More than 70 candidates are jockeying to be Denver’s next mayor or to fill one of 13 City Council seats in the Mile High City’s 2023 municipal election.
Winners of the April 4 contests in Colorado’s largest city will be among the highest-paid elected officials in the state. They’ll also be among the most powerful, making decisions about everything from Denver International Airport, which drives the state economy, to professional sports teams.
Denver isn’t the only city holding an election in 2023. Some 70 cities and towns will ask voters to approve new or returning officials, according to the Colorado Municipal League, and those officials will oversee zoning, permitting, water utilities, law enforcement, and road building and maintenance.
“Municipalities touch every part of our lives, a lot of it in ways that people may not think about all the time or may think are kind of boring,” said Kevin Bommer, executive director of the Colorado Municipal League. “But it’s really important when it comes to life safety, quality of life.”
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But Denver’s election, in which an $8 million public campaign finance system is being implemented for the first time, is likely the highest profile.
Here’s what to watch as Denver’s municipal election, which is nonpartisan, kicks into high gear — and what other local elections to keep tabs on:
This year, term-limited Denver Mayor Michael Hancock is making $188,429, compared with the $123,193 salary for Democratic Gov. Jared Polis.
Serving on Denver City Council is a full-time job, and council members make $96,557 each year. The council president makes $108,126.
State lawmakers, by comparison, make a maximum of $44,000 a year, depending on when they were elected. Serving in the Colorado legislature is supposed to be a part-time job, though many legislators work year round.
The salaries for Denver’s mayor and City Council members could go up in July if the current council decides to raise them. Polis and other elected state office holders will receive raises in January, but they’ll all still be paid less than Denver’s mayor.
Four state lawmakers are running for municipal office in Denver
Denver holds elections every four years, with all 13 council seats, mayor, auditor and clerk on the ballot. Elected officials in the city are limited to three four-year terms.
Denver is one of three cities — Colorado Springs and Pueblo are the others — with a strong-mayor form of government where the mayor is the chief executive, managing day-to-day operations with a staff.
In other Colorado municipalities, an unelected city manager runs the day-to-day show.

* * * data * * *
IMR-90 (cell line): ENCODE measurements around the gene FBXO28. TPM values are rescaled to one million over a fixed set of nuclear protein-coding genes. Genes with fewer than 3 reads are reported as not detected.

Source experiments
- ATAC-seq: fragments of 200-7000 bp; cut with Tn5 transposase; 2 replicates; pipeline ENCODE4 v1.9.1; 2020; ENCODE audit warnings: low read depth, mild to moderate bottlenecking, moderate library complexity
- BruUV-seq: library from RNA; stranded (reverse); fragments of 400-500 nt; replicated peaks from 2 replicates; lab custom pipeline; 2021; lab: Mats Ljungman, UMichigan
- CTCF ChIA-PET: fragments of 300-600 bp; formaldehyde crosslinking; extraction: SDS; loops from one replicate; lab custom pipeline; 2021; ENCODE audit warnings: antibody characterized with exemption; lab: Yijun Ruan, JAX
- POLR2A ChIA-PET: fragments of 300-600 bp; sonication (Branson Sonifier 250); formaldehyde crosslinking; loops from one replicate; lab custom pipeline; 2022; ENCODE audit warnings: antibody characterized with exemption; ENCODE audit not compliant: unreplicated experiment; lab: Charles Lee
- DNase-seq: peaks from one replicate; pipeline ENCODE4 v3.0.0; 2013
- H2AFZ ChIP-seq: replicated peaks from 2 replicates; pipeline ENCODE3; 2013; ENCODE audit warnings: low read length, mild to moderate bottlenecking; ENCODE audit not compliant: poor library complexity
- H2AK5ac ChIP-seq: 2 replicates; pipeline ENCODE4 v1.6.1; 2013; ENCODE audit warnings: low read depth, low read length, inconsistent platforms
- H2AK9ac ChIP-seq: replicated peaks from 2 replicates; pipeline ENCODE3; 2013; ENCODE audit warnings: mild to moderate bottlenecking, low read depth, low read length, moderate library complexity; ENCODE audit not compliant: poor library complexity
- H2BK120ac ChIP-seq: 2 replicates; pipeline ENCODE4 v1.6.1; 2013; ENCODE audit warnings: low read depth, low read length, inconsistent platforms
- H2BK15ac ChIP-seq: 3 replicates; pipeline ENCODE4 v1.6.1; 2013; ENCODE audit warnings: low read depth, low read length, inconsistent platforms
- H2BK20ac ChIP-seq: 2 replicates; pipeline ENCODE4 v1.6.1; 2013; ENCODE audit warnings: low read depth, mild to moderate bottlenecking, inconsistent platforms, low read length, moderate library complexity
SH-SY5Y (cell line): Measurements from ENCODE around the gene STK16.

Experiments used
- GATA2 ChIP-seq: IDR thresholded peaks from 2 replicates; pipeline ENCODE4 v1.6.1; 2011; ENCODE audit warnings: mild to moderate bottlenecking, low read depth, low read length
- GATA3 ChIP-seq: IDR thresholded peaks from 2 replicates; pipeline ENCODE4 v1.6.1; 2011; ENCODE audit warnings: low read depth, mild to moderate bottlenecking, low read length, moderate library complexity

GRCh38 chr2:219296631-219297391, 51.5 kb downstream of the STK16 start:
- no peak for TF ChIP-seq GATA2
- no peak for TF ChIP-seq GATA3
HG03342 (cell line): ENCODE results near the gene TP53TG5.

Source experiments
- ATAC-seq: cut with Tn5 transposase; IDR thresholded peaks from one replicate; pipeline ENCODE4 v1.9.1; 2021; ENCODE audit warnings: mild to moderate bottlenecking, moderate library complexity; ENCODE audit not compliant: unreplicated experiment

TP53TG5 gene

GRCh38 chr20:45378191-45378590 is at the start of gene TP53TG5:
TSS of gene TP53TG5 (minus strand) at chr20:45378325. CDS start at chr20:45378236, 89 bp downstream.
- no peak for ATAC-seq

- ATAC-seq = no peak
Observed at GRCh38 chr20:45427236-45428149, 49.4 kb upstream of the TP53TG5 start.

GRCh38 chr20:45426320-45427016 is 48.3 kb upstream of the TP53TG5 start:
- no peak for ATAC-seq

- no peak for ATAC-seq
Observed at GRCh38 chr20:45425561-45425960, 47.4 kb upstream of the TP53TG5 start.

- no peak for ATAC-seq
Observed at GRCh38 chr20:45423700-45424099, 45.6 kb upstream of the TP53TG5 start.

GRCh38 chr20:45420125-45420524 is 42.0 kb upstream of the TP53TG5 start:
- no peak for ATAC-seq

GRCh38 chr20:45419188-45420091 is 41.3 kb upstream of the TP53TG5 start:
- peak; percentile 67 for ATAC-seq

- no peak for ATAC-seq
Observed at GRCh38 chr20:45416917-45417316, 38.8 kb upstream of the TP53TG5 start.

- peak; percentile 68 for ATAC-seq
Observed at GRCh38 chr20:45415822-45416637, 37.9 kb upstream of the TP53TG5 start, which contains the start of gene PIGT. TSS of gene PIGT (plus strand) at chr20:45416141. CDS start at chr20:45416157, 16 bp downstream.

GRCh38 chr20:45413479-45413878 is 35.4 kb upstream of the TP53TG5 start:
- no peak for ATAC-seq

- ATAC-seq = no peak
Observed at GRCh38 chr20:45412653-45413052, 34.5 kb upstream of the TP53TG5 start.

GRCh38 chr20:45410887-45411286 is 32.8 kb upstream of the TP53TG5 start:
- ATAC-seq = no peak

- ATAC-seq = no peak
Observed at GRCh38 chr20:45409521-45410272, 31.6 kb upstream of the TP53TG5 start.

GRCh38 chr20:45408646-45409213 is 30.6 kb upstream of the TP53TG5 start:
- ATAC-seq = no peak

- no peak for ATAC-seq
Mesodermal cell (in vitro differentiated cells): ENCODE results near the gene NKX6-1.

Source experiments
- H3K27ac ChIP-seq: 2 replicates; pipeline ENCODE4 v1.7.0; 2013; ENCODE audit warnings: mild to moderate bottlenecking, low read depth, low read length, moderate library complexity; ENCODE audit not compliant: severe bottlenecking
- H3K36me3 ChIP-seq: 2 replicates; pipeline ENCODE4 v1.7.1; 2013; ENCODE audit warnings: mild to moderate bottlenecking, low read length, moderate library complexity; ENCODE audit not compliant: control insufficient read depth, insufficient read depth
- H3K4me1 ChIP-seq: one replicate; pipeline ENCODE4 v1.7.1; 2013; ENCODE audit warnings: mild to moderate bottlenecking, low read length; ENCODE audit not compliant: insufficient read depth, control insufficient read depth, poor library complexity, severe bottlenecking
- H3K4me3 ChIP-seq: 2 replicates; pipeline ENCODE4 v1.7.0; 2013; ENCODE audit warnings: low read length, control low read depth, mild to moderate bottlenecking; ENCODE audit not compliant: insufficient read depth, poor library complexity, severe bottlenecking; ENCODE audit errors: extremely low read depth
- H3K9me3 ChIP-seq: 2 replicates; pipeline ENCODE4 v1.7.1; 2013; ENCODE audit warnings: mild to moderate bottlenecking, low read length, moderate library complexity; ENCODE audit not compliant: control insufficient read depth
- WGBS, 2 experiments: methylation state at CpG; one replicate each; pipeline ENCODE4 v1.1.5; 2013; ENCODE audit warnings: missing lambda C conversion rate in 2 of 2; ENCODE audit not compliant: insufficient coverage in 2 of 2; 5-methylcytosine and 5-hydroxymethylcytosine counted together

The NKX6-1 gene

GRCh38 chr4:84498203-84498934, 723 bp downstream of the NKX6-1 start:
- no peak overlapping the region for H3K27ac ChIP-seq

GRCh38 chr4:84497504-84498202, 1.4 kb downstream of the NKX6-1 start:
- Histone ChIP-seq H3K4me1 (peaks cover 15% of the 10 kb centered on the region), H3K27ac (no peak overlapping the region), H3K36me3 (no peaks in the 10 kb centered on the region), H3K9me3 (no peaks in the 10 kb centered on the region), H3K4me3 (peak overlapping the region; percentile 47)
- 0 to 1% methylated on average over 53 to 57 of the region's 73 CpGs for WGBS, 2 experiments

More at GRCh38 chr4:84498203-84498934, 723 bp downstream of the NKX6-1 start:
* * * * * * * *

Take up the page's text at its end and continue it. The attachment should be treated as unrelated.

Denver, like Broomfield, is a combined city-county government. And it’s the only city in Colorado where a council seat is a full-time job.
Three state lawmakers are among the 23 candidates (so far) for Denver mayor, while a fourth state lawmaker is running for one of two at-large City Council seats.
The Colorado Sun reached out to the four Denver Democrats, none of whom immediately plans to resign as they run for municipal office, to ask how they will handle their legislative work while also campaigning.
- State Rep. Leslie Herod will continue to serve on the House Appropriations Committee while running for mayor, but is no longer serving on the Joint Budget Committee. “She expects to fulfill her duties as a legislator, along with running for mayor,” campaign spokeswoman Holly Shrewsbury said. “She’s not the first legislator to run for higher office while still holding on to their seat.”
- State Sen. Chris Hansen also stepped down from the Joint Budget Committee to run for mayor. “I’ve got my bills ready to go, I’ve got a great staff at the Capitol that are assisting me and I feel I can do a good job,” Hansen said.
- State Rep. Alex Valdez said he’s waiting to see how things shake out in the crowded mayoral contest before deciding whether to continue serving at the Capitol. “My plan is to get started and if the campaign takes over, I’ll reevaluate,” he told The Sun. “With as many new folks coming into the legislature it’s good to have people who help get off on the right foot.”
- State Rep. Serena Gonzales-Gutierrez is running for an at-large council seat. She is one of 10 candidates to jump into the race thus far. She does not plan to resign while running for council and said she is accustomed to balancing multiple roles. “I feel a duty to continue to serve my constituents,” she said. “All the things I have done over the years, while having another job, while having a family with young children, I’ve been able to deliver for our state.”
State law prohibits lobbyists from donating to candidates during the legislative session, even if they’re running for a city office.